Driving Impressions

The bigger 2.4L four-cylinder engine provides 20 more horsepower and 22 lb-ft of additional torque over the base 2.0L engine. That’s enough to improve throttle response in low and mid-range acceleration, and provide a decent 0–100 km/h time of about 9 seconds (a 2.4L CVT-equipped Lancer Sportback tested by AJAC in 2010 reached 100 km/h in 9 seconds). However, equipped with the continuously variable transmission, the 2.4L engine’s fuel economy numbers (L/100 km) of 9.2 city/6.9 highway are considerably thirstier than the 2.0L’s 7.9 city/5.8 rating, and higher than many competitors that have smaller, more fuel-efficient engines, including the all-wheel-drive Subaru Impreza with its 148-hp 2.0L motor that delivers an impressive 7.5 city/5.5 hwy.

2013 Mitsubishi Lancer GT AWC
2013 Mitsubishi Lancer GT AWC
2013 Mitsubishi Lancer GT AWC
2013 Mitsubishi Lancer GT AWC. Click image to enlarge

Still, it’s not really fair to compare the 2.4L Lancer with 1.8L or 2.0L competitors. A more appropriate comparison is with the Mazda3 GT with its optional 2.5L four-cylinder/five-speed automatic powertrain (9.2 city/6.7 hwy) and the Volkswagen Jetta 2.5L with its standard 2.5L five-cylinder/six-speed automatic (9.1 city/6.5 hwy). Here we can see that the Lancer GT AWC’s 9.2/6.9 fuel economy is comparable for its engine size, and it has the advantage of all-wheel drive.

Both Lancer SE AWC and GT AWC models come with a standard “Sportronic” continuously variable transmission that can be shifted manually via two large magnesium shift paddles behind the steering wheel. In normal automatic operation, the CVT performs with less noise and vibration than we expected and engine rpm levels are restrained under normal acceleration. Mitsubishi has done a good job of keeping powertrain noises out of the cabin. In fact, tire noise from my car’s Yokohama Ice Guard winter tires was a bigger concern over the week that I drove the car.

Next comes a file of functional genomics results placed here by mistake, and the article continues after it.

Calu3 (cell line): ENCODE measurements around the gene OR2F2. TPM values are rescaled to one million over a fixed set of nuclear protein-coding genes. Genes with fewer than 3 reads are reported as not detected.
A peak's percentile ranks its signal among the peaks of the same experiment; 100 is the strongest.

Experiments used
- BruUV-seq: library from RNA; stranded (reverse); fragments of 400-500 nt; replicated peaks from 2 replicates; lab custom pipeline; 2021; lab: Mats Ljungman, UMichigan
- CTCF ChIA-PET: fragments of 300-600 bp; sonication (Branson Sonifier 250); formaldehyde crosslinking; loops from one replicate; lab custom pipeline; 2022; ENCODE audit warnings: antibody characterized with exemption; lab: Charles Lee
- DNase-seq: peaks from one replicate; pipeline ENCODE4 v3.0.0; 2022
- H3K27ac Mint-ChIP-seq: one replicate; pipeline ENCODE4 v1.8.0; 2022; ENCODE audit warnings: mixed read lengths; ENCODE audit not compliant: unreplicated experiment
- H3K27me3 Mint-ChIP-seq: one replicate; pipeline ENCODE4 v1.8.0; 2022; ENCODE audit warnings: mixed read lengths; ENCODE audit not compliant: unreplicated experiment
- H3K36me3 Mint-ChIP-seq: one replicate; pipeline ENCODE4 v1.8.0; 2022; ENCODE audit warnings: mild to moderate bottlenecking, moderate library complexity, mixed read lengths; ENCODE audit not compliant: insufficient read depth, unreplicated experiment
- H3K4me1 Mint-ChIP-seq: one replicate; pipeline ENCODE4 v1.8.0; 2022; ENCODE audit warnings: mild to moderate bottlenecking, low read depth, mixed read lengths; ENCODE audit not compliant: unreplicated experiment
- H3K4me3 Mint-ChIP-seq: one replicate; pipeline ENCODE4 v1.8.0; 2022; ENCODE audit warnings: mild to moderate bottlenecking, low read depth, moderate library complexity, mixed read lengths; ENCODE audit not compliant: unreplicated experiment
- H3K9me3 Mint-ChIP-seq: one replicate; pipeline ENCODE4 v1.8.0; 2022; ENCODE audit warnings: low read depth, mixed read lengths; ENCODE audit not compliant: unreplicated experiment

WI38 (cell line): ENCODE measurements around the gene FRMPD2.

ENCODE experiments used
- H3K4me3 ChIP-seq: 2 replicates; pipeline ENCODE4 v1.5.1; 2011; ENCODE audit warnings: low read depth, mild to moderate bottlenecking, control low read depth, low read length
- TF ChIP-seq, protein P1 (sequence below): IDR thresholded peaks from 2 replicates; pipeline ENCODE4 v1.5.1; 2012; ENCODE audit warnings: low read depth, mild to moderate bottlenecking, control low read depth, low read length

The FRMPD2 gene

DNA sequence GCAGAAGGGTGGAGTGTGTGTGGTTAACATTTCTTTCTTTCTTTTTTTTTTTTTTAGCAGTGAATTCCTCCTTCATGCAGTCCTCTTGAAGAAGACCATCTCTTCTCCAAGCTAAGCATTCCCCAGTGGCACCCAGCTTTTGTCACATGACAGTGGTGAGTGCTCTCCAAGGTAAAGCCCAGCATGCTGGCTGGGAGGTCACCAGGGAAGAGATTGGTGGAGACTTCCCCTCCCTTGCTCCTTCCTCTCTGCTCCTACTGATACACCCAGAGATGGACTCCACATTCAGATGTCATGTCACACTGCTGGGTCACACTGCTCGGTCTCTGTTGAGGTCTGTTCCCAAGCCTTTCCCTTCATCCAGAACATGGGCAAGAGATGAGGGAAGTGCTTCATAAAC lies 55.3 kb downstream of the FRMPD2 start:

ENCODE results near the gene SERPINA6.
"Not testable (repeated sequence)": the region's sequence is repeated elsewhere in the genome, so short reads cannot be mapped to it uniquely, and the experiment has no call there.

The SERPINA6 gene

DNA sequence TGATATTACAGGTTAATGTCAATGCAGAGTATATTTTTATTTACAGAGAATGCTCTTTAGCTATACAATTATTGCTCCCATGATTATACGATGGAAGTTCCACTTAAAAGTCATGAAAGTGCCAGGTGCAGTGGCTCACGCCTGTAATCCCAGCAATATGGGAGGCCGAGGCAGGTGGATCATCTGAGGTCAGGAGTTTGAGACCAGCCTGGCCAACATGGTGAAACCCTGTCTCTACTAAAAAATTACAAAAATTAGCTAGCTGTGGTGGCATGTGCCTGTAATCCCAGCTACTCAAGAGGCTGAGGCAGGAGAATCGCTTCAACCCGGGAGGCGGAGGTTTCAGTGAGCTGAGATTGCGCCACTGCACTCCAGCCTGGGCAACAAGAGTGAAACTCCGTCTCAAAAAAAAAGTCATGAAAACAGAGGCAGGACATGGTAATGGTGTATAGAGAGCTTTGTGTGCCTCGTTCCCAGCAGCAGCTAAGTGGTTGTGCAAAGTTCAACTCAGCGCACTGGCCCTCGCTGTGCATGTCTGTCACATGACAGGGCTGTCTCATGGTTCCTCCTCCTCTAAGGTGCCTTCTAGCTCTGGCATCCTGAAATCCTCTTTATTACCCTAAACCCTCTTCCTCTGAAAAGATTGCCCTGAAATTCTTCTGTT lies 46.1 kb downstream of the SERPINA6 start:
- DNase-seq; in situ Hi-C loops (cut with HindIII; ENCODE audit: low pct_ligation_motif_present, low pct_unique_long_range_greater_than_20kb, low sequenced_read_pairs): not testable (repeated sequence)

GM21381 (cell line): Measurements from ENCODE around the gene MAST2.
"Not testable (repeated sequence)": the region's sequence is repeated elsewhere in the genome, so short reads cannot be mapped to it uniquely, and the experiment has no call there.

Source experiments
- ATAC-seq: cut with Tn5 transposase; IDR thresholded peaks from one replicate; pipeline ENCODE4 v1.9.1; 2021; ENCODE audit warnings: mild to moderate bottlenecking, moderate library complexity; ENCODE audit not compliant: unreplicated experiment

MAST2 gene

The CVT can be shifted manually through six simulated gears with the large shift paddles behind the steering wheel, but unlike most paddles, they don’t turn with the steering wheel. That makes it difficult to shift while turning a corner, but in theory, you’re supposed to shift down before entering a corner, so you shouldn’t be shifting while turning anyway! Interestingly, the driver cannot shift manually with the console shifter and there is no separate shift gate for manual mode. To engage manual mode, the driver simply pulls on the shift paddles. Shift times are crisp and add to the fun of driving the Lancer in a sportier fashion, but it’s too bad Mitsubishi doesn’t offer a traditional manual transmission combined with AWC – a manual five-speed transmission is available in the front-wheel drive Lancer. To resume the CVT’s automatic mode, the driver simply pulls on the right paddle for a second or two.

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